AVS Forum banner
1 - 20 of 32 Posts

·
Registered
Joined
·
91 Posts
Discussion Starter · #1 ·
The bass drum have impact, and you can feel it in your chest at high listening volumes. However, the long bass guitar notes sounds boomy and lacks the feeling that bass drum delivers. They hurts ears... Yet, they make everything vibrate in my small room. Why can't I feel them on my stomach if they have the power to vibrate my whole room?


I have 12" 3-way speakers.
 

·
Registered
Joined
·
3,637 Posts

Quote:
Originally Posted by ap1 /forum/post/20869466


Move speakers around. Try closer/further from the wall. I think the problem is with location. There are standing waves in the room. And you probably sit in the null point.

Was thinking the same thing
 

·
Registered
Joined
·
91 Posts
Discussion Starter · #6 ·

Quote:
Originally Posted by ap1 /forum/post/20869466


Move speakers around. Try closer/further from the wall. I think the problem is with location. There are standing waves in the room. And you probably sit in the null point.

I can't hear difference in sound, when placing the further or closer to the wall. However, the bass have most impact at the corners next to them.


Could this issue be solved with multiband EQ?
 

·
Registered
Joined
·
23,251 Posts
...to go further (which is probably a can 'o worms).


What are make/model numbers of your speakers and receiver (or amp and pre/pro)?

What are the dimensions of your listening room?

Where is your listening position relative to the speakers?

... and that's just for "starters".
 

·
Registered
Joined
·
4,851 Posts
Who knows



First, you must make sure the speakers are operating in phase. Sit equidistant, only hook up one speaker with some thumping bass line. Then, add the second speaker and listen to assure they are additive.


Second, SBIR is an issue that can easily can destructive interference from the adjacent walls, typically the wall behind your speaker. This energy comes off the wall and can easily be destructive acoustically and null some energy in the power, or impact range of the bass. So experiment with placement away from wall, or back toward the wall, just experiment.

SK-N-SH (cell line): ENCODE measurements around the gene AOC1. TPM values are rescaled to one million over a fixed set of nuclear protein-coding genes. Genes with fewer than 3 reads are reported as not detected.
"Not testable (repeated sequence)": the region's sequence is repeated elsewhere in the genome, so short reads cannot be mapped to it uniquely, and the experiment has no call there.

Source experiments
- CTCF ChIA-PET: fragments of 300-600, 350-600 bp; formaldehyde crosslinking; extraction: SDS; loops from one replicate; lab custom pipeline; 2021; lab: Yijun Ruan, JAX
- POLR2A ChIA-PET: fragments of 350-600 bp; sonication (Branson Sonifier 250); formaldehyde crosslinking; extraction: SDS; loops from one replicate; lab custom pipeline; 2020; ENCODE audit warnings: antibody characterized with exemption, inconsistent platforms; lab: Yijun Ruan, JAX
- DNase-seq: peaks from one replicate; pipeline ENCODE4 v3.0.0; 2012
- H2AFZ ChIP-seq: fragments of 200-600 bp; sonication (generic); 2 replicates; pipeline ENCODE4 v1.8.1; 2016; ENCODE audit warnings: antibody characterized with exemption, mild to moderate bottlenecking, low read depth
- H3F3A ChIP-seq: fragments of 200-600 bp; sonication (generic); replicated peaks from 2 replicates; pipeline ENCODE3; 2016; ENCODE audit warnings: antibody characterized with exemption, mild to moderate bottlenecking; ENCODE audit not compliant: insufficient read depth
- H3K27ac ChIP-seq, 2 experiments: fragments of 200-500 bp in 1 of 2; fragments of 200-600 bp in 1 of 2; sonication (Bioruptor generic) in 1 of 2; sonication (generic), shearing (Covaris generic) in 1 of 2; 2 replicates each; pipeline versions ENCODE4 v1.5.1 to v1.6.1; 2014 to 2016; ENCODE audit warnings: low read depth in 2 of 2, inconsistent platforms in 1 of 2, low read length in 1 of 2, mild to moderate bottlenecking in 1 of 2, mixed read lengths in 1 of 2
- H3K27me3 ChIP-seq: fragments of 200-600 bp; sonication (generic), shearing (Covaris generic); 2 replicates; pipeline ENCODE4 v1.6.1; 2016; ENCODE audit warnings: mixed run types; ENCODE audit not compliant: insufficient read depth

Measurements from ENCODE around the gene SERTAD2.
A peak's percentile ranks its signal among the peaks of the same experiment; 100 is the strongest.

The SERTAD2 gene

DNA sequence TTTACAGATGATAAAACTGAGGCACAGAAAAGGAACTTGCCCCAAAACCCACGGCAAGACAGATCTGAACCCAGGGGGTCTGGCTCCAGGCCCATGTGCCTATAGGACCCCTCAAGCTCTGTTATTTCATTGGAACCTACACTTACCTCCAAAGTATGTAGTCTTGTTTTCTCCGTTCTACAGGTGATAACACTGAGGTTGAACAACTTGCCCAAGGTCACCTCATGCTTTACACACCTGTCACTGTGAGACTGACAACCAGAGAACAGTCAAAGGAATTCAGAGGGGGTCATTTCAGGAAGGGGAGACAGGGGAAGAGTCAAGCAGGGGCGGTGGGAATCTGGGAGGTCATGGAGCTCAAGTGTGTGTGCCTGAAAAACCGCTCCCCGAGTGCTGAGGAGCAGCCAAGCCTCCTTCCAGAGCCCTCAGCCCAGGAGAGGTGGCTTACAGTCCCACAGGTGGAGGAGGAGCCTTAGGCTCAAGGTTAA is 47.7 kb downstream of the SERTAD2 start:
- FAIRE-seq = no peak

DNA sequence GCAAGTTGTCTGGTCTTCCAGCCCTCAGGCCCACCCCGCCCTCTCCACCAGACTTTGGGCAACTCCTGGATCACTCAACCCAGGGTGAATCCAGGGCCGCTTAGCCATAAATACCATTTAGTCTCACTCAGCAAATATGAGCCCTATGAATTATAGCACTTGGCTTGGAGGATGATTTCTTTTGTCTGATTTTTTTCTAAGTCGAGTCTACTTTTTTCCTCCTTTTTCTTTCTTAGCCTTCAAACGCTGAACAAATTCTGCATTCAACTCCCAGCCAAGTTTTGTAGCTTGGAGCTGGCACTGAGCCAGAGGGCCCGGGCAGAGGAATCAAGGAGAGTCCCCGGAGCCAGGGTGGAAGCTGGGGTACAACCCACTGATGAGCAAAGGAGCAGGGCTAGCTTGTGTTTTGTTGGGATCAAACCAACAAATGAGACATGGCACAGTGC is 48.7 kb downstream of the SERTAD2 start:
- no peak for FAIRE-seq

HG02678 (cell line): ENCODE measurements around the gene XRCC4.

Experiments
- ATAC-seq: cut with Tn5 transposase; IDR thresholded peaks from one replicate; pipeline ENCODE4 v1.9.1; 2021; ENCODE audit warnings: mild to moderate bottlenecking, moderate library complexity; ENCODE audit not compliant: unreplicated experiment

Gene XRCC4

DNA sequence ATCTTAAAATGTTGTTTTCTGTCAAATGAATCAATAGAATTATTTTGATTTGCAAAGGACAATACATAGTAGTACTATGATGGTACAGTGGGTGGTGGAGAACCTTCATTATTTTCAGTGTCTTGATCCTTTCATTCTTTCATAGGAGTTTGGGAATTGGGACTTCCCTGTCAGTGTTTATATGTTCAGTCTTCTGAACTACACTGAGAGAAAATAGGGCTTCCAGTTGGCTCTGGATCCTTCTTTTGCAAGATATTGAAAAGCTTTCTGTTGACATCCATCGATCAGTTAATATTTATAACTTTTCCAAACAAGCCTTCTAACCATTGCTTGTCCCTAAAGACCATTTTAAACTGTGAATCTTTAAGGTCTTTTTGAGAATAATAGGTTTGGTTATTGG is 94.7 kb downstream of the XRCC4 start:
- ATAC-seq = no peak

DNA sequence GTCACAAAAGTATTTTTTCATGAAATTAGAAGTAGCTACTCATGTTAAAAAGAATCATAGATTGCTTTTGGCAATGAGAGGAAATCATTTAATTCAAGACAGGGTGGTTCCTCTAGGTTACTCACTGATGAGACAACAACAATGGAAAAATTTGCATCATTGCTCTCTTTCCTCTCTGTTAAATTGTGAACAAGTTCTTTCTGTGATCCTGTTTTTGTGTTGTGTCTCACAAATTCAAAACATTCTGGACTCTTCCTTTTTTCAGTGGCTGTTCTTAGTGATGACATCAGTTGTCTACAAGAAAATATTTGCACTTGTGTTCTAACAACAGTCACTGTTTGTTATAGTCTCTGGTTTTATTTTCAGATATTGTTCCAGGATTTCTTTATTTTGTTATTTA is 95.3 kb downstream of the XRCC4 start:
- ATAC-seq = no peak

Listening position, experiment with your seated position, perhaps room acoustics is creating modal issues, again destructively nulling LF energy at the LP. Moving backward toward the rear wall may improve bass,...at the expense of other issues, however,...again, ...just experiment



This is likely what's going on; Poor response in the time domain. Oftentimes, excessive ringing, or LF energy sustaining too long, and this provides for ill defined bass. Bass traps are one remedy, however there are others. Poor response in the time domain is prevalent in many systems.


Read this , it's very good and relevant.

Here is a solid article about bass traps from Ethan Winer,...an AVS contributor.



I think you may find Floyd Tooles Sound Reproduction book interesting, it's superb. Everything regarding loudspeakers, and the home is within.




Good luck
 

·
Registered
Joined
·
91 Posts
Discussion Starter · #10 ·

Quote:
Originally Posted by Ratman /forum/post/20871986


...to go further (which is probably a can 'o worms).


What are make/model numbers of your speakers and receiver (or amp and pre/pro)?

What are the dimensions of your listening room?

Where is your listening position relative to the speakers?